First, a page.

I know that other entertainment lawyers read my blog. I would love to hear your opinions on this subject.

Entertainment Law Practice – Don’t Ignore the Small Clients

Lawyer and ManOnce upon a time in Tennessee I got my first client that was paying me six figures in legal fees every year.  My firm consisted of me, an associate and an assistant.  I didn’t have a strong desire to get much larger – I like the solo and small firm life.  I proceeded to aggressively represent my number one client and along the way learned a few lessons.  One such lesson is undoubtedly common sense to many of you but apparently not to me.  Or perhaps I just forgot to slow down and think.

The first lesson I learned was to approach my practice with this in mind:  Everything Changes.  Isn’t that a law of nature itself?  But there are things that I can do to increase the chances of change being in a positive direction rather than negative.

I had some wonderful years with that big client and a respectful number of others.  However, what I did not foresee was that the client, a music business legend, would begin downsizing.  And as he divested himself of companies and stress causing activities, I too began to downsize — but not on purpose!  Eventually the annual fees paid to me by that client leveled off at about twenty percent of what they had been at the highest.

I remember setting in my office one day and thinking that I didn’t have much to do.  And there was a lot less money left at the end of the month.  My associate was handling the bulk of the work and my main job had become reviewing and revising his work.  I was discussing the situation with an advisor.  I have never forgotten what told me.  He said that I had been focusing totally on the needs of the large client and had ignored the smaller clients.  Then when the large client fees dwindled I did not have a good stable of other clients keeping the business healthy.  He spoke as though I was not the first to stumble into this trap.  This all immediately made sense to me.  I did not need convincing.

I took action. I no longer needed an associate.  I let him go.  I also no longer needed a full-time assistant, a luxury for most solos.  I let her go and hired a part-time assistant.  I began to pay attention to all clients big or small.

Today my business is healthier than it has ever been.  If I don’t believe I can give a prospect the needed attention and service then I do not accept them as a client. I have large and small clients.  My assistant is still part-time.  I engage independent contractor attorneys to assist with the work load on an as-needed basis.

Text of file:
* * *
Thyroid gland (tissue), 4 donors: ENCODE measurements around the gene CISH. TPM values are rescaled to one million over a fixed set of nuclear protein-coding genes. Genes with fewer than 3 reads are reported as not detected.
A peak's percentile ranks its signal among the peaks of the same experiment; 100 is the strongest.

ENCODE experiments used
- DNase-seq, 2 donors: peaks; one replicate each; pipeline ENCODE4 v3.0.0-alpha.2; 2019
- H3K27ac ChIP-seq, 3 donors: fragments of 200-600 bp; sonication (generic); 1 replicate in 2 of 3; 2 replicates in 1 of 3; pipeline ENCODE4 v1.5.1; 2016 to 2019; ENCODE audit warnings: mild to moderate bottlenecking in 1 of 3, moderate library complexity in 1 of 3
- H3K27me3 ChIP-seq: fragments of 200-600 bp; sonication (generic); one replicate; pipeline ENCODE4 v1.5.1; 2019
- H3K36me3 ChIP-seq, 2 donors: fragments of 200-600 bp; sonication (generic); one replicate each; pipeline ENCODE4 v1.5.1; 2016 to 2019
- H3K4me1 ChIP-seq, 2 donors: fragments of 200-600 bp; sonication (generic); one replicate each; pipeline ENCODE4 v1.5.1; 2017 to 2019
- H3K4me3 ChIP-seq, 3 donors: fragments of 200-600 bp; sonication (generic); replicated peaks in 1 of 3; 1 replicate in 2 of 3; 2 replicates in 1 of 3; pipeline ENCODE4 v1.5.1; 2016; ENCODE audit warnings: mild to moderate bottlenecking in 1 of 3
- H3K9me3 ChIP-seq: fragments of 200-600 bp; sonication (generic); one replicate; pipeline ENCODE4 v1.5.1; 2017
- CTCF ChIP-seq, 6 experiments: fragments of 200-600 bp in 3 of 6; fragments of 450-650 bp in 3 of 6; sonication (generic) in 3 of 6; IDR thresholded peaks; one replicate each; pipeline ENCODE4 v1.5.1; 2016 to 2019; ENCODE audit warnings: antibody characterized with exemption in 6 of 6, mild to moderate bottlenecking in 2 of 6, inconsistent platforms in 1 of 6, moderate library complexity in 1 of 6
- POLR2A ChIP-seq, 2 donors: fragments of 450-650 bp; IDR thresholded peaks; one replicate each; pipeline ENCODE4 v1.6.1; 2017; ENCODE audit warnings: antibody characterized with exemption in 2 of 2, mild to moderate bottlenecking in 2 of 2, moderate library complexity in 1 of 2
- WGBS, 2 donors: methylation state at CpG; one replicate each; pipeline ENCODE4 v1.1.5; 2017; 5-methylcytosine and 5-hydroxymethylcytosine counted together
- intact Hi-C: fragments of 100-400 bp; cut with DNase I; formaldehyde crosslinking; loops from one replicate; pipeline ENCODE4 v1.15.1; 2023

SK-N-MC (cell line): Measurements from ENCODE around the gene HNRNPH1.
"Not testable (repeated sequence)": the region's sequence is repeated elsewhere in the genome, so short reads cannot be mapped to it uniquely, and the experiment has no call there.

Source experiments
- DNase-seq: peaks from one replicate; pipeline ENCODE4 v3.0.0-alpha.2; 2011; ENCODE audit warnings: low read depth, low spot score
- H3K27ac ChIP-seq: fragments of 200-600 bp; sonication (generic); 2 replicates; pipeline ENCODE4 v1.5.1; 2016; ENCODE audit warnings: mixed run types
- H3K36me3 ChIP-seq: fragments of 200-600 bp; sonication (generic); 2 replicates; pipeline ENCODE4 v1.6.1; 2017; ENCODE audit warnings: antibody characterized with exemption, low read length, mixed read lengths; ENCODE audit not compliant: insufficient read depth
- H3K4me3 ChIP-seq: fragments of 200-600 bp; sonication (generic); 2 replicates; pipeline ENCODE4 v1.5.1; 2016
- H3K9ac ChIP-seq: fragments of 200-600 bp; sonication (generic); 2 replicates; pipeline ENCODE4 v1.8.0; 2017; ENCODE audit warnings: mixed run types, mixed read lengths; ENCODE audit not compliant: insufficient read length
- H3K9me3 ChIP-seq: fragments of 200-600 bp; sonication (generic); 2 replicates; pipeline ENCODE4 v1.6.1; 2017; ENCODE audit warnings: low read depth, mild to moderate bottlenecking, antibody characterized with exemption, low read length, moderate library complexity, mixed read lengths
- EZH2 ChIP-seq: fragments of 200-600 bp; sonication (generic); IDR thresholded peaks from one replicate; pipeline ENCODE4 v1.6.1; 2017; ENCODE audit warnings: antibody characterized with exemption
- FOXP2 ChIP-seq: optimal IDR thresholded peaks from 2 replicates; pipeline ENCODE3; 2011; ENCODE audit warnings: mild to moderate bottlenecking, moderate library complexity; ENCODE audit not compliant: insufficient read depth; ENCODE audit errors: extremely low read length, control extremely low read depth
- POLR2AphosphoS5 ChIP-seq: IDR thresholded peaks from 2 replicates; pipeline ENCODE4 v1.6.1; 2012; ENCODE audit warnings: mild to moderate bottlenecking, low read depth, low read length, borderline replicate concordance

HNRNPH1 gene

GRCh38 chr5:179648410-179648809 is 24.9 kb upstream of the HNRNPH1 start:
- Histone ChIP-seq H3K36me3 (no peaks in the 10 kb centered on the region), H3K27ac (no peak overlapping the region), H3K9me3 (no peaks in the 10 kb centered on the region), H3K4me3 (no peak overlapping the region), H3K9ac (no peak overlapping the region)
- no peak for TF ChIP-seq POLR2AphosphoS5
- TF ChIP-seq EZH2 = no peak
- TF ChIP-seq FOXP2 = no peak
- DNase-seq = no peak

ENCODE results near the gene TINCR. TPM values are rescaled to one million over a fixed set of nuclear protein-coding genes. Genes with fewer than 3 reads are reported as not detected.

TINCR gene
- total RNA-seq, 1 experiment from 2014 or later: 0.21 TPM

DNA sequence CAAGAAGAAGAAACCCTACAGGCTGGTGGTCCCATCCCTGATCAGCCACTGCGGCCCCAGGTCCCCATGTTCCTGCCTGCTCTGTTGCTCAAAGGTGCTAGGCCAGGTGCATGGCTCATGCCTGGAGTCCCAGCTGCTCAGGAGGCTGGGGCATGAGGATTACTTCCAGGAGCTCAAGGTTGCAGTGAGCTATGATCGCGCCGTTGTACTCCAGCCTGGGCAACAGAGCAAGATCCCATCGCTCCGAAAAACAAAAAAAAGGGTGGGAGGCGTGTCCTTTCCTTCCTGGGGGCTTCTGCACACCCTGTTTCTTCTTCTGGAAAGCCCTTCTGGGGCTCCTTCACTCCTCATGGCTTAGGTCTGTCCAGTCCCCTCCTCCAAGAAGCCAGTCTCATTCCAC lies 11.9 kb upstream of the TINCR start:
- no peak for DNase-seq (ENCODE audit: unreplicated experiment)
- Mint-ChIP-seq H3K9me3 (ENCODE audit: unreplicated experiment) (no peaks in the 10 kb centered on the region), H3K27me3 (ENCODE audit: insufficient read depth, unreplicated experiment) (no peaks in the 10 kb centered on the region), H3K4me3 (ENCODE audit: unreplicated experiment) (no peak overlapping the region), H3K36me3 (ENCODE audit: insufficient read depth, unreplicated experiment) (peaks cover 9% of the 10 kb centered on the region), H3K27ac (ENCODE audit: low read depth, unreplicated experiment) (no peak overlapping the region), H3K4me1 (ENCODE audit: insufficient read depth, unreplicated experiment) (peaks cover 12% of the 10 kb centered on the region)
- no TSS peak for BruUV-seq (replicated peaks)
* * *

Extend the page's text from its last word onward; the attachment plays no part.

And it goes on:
Again – the lesson:  I remember when things are going well that everything changes.  However, the change can be for the better if I pay attention to all aspects of my business.  And take care of all my clients – large or small.

Does Your Client Need To Know What They Are Signing?

lawyer-client meetingEntertainment Law clients come in all types just like other people. Most of my clients turn over contract negotiations totally to me. That is fine. That is what I do and it is not what they do. However, I do appreciate the client’s input and opinions on key issues, especially those that are proving to be troublesome in a particular negotiation.

Some clients are readily available when I want to explain what is going on in a negotiation and are willing to express their opinions on the issues. And some are not. I appreciate getting the perspective of the client on difficult negotiation issues. It helps me learn what the client values in the deal (which might not be what I assumed was most important to them). My business clients often are especially helpful by letting me know what is most important to them from a business perspective.

Even if a client declines to take my advice on a particular matter I appreciate being given the opportunity to explain why their decision could lead to adverse consequences in the future. Then if they are understand the possible negative outcome of their decision, and are willing to take that risk, I feel that I have done my job and am able to close the matter – both in the office and in my head.

On the other hand, there are the clients who not only turn everything over to me but who really do not want to know anything about contract matters other than major deal points, such as royalty rates and advances. Not long ago I negotiated a long-term exclusive recording contract for a successful artist. After prolonged and difficult negotiations were complete, it was time to explain the contract to my client and have them sign. I was told by the manager that the artist said “If Steve says it is ok I’m sure it is. Just let me sign it.”

Successful creatives are very busy. And many find business and legal matters distasteful and distracting. I get that. However, I really do not want the total responsibility of making major decisions for my clients — decisions that may affect their lives for years to come.

At a minimum I recommend having a meeting with the client to explain to them what they are about to sign. It doesn’t have to be a lenghty meeting. Just long enough to make sure the client has been told the highlights of the contract. Then they can sign. I usually am able to accomplish this by insisting that the client meet with me to sign a contract. Then I have the opportunity to point out any key elements of the commitment they are about to make.

I know some entertainment lawyers who are perfectly ok with taking total control of the legal matters for their clients and allowing them to blindly sign what the lawyer says is ready for execution. If you are one of those lawyers I welcome your comments. Or if you haven’t had to deal with this yet I also would like to know your opinion.